Look Up, Denver! A Walking Tour of the Civic Center
There is no better way to see America than on foot. And there is no better way to appreciate what you are looking at than with a walking tour. This walking tour of Denver's Civic Center is ready to explore when you are. Each walking tour describes historical, architectural landmarks, cultural sites and ecclesiastic touchstones and provides step-by-step directions. More
There is no better way to see America than on foot. And there is no better way to appreciate what you are looking at than with a walking tour. Whether you are preparing for a road trip or just out to look at your own town in a new way, a downloadable walking tour is ready to explore when you are.
Each walking tour describes historical and architectural landmarks and provides pictures to help out when those pesky street addresses are missing. Every tour also includes a quick primer on identifying architectural styles seen on American streets.
After attending the 1893 World Columbian Exposition in Chicago every civic leader in America boarded the train to return home knowing exactly what his city should look like. Large swaths of landscaped grounds with plenty of green grass and surrounded by orderly sparkling white buildings designed to look like Greek temples. In Denver the main champion for the City Beautiful movement in the early 1900s was mayor Robert W. Speer.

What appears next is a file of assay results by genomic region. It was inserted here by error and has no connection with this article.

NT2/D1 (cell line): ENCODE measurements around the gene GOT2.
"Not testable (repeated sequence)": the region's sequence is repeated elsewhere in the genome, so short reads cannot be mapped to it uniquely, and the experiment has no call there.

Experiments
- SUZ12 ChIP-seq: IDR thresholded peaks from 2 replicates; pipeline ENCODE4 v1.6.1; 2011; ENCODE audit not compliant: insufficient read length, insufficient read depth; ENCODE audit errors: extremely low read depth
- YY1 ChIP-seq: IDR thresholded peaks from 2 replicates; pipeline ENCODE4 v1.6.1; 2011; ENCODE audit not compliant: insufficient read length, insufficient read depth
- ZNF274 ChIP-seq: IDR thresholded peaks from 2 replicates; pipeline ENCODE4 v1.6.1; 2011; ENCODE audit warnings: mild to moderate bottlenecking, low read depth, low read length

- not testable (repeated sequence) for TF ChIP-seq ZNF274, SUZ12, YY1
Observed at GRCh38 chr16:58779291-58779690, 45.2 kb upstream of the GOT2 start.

Denver already had a leg up on achieving the urban ideal with its recently constructed State Capitol that looked a lot like the United States Capitol. The Capitol had been sited on a hill just a few blocks from the central business district and was already attracting its share of stately mansions. Speer hired Charles Mulford Robinson to develop plans for the area and Robinson proposed creating a Civic Center flowing down from the Capitol to be lined withe new municipal buildings around the park grounds.
All was proceeding according to Speer’s vision and then the plan was voted down in the 1907 election. An then Speer got voted out of office. He continued to collect ideas for a Civic Center, however, and was eventually voted back into office in 1917, with a new charter giving the mayor expanded powers. Civic Center Park was officially opened in 1919 and the area has been the center for government, the arts, history and learning in Denver ever since.
Our walking tour of Denver’s Civic Center will begin in the center of the 15 acres of landscaped grounds with the Rocky Mountains at our back and a golden dome in front of us...